Kazi Salahuddin Ahmed
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Kazi Salahuddin Ahmed
Bird’s eye view
In Kazi Salahuddin Ahmed’s work it is the expressive paint quality that holds the attention. Declaring the power of colour, brilliant aerial views resembling patchwork designs are the artist’s impression of overcrowded towns. The gradual encroachment of every available scrap of green or bare earth is the driving force behind his work. Salahuddin's exhibition of paintings titled, ‘Urbanization’, was held at the Canvas Gallery, Karachi. In his work abstract and figurative elements combine in unexpected ways depicting the world as he sees it through impulsive, energetic shapes.
Addressing his work, Salahuddin explains, are issues concerning ruthless Developers who are snatching up land regardless of future planning. He has grave fears for the environment which is changing before his eyes. In a city where buildings spring up and people crowd in, the future generations will have to move out and find a home elsewhere.
The artist’s paintings show skies veiled with pollution, glimpses of original clear blue, shine through curtains of dust. In a sequence titled: City of Memories, Salahuddin reconstructs the area of Dhaka he grew up in, where people lived peaceably side by side. Using acrylic paints on paper, he uses gradient shades of yellow, orange and blue as predominant hues depicting the upper atmosphere overlooking the busy streets. Collage elements are introduced in the form of sweet wrappers, scraps of paper and tickets, all the recollections of school days.
Portraying his city from above, the artist offers a welcome relief in the presence of the sea, a slim, blue slip of colour bordering the frenetic patterns of the streets. There is a lot of movement in the paintings; one appears to look down at circles, decreasing but still vibrant. The warm shades found in Salahuddin’s work refer to the earth slowly drying out. People, he declares, live in enclosed spaces where there is no place for the breeze to enter. While he recollects his early years and the ever open windows, now he reflects one cannot live without the air-conditioner.
Salahuddin is a self taught artist who took a master’s degree in International Relations from the University of Dhaka in 1986, and thereafter decided to make his career in art. A younger brother also trained at the Dhaka School of Art and his wife too is a qualified Graphic Designer, so art is very much an active part of his experience. Widely traveled, the artist has numerous exhibitions at home and abroad to his credit. In Bangladesh he was one of four young artists selected to represent the country with four senior artists in exhibitions displayed abroad. One counts a list of twenty-two solo exhibitions in diverse parts of the world with an even longer number of contributions in group shows. Viewing the bright patchwork effect of his paintings, worked with oils and palette knife on canvas, and acrylics and brushwork on paper, it was surprising to learn that Salahuddin had worked extensively in the miniature format. There have been a number of exhibitions in which he exhibited miniature works, solo exhibitions in America, where between 1995 and 2000, he was awarded several prizes for the work. New York, he says is his favourite city, “very vibrant and stimulating”.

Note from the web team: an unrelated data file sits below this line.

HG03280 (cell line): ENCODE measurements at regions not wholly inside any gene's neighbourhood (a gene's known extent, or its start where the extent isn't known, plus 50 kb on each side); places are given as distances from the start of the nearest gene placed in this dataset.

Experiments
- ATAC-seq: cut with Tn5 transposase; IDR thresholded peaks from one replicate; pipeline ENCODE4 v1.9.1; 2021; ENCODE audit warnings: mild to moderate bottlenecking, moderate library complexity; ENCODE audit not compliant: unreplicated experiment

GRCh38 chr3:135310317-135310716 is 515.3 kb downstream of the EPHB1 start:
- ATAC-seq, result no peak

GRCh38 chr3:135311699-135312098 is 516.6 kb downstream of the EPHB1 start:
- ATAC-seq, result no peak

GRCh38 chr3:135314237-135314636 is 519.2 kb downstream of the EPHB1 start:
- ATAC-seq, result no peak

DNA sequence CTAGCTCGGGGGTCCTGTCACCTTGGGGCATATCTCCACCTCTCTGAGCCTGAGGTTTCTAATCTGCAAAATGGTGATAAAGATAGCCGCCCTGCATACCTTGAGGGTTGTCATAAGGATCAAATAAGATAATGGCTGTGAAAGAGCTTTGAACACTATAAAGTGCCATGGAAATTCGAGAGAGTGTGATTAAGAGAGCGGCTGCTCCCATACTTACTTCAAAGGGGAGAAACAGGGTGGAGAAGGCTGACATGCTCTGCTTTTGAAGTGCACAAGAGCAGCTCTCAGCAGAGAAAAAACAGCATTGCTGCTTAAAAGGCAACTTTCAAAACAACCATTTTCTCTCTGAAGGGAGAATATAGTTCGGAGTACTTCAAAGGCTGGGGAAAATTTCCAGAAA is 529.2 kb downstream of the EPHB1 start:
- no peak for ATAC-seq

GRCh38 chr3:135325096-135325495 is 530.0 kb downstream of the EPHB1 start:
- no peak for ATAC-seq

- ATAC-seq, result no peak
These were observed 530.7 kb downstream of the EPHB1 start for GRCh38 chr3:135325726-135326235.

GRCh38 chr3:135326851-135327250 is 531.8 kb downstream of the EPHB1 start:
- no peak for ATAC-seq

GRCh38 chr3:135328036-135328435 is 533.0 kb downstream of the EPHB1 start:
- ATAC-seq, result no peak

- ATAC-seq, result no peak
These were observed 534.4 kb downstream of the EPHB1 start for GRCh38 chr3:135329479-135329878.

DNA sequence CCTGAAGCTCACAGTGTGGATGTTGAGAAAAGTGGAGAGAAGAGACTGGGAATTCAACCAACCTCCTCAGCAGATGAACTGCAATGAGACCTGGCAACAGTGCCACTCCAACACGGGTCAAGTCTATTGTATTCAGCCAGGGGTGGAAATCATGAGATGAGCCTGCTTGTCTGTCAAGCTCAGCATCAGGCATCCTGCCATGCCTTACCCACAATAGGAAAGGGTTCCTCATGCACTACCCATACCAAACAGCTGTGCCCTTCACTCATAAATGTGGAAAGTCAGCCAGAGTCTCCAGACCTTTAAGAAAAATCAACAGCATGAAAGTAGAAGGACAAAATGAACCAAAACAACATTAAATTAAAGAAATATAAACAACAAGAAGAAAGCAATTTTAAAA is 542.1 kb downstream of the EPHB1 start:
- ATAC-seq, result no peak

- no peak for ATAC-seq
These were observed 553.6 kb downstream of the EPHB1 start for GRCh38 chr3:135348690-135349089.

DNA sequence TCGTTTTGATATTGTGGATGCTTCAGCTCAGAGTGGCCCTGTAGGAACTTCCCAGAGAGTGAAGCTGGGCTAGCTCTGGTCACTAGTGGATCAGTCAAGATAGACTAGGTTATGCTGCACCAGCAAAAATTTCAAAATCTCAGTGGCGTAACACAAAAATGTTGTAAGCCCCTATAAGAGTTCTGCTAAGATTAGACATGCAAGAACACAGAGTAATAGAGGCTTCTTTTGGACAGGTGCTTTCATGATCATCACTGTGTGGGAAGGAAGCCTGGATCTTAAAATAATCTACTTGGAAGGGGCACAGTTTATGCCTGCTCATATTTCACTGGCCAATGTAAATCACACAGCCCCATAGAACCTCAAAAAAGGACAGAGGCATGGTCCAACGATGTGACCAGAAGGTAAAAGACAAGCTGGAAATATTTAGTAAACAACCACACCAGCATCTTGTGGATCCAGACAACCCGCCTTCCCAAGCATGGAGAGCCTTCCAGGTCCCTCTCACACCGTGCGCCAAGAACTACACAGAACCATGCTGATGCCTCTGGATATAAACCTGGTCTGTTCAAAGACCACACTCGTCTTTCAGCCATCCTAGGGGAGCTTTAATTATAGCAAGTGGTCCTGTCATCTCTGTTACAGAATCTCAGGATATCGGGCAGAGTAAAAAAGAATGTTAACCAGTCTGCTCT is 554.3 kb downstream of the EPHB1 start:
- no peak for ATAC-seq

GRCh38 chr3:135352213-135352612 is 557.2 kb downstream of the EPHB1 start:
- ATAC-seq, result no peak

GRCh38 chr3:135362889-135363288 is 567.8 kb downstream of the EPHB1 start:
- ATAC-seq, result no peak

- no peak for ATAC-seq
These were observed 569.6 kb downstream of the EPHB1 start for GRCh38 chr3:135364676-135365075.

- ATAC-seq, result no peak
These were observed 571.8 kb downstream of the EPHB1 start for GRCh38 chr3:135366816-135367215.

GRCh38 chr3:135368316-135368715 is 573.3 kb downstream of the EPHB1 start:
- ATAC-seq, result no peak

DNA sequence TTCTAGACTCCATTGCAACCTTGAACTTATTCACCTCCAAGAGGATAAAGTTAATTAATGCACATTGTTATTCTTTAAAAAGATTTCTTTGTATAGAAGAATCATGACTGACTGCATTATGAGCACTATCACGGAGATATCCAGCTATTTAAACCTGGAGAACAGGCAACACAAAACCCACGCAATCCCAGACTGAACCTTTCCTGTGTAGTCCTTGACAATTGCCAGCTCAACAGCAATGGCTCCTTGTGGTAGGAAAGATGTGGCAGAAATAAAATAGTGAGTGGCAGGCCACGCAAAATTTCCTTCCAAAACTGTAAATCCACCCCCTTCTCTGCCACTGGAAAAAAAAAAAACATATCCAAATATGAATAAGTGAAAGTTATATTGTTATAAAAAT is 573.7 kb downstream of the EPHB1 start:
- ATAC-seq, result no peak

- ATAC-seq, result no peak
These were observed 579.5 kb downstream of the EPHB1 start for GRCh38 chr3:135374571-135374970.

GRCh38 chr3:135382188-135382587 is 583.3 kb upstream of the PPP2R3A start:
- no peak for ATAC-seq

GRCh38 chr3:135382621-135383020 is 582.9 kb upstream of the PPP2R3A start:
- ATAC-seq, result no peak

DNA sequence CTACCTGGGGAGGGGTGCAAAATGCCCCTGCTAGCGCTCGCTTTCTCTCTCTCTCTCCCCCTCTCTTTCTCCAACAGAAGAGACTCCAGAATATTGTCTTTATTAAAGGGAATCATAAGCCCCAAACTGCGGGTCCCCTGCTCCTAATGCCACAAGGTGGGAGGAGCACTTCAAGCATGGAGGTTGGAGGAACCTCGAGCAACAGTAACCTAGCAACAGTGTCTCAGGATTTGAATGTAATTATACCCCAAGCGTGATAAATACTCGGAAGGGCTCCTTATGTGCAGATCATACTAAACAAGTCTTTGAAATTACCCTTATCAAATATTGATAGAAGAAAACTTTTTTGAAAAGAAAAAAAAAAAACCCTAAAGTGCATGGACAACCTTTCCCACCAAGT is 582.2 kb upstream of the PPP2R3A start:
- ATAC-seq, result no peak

Last year Salahuddin showed his work at the Spitfields Gallery, near Brick Lane, in England, but found it difficult to interest mainstream galleries in art coming from Asia. Speaking of galleries, he warmly praised the Jehangir Art Gallery in Mumbai. On first approaching them, he was informed that an exhibition would entail a five year wait. So he waited, and he says, it was well worth waiting for. His work was well received and he described an interested audience; one that spent time examining and enjoying the work on display. “Many people attended the show, not just buyers, but art lovers and ordinary people”.
A bright, well informed young man, he spoke of the recent Art Biennale in Dhaka, the very promising artwork coming from Qatar, where the painters are exploring Abstraction. “Very good work came from Nepal, Mexico and Iran. Prize winners were Japan, Bangladesh and Iran, Qatar got a Highly Commended review.” Salahuddin went on to discuss similar problems between artists from Bangladesh and Pakistan. “Sculptors have a difficult time when they leave art school as they have no space to work and the materials are expensive. We have no National Art Museum, and collectors tend to buy signatures. But when you consider that I and others like me live solely on our art, then one must admit it is a very good situation for artists in my country.”
Salahuddin will return home to prepare for an exhibition at the Delhi Visual Arts Gallery; it is a very large venue where he will need at least seventy paintings on display. He talked about the work he had seen in Pakistan, and admired the individual styles of the artists. “In Dhaka, exhibitions of artists from Pakistan are being arranged between leading professionally run galleries from Pakistan and those in Dhaka. The magazine, Gemini, is now introducing several Pakistani artists, so it’s a lively, very interactive scene.”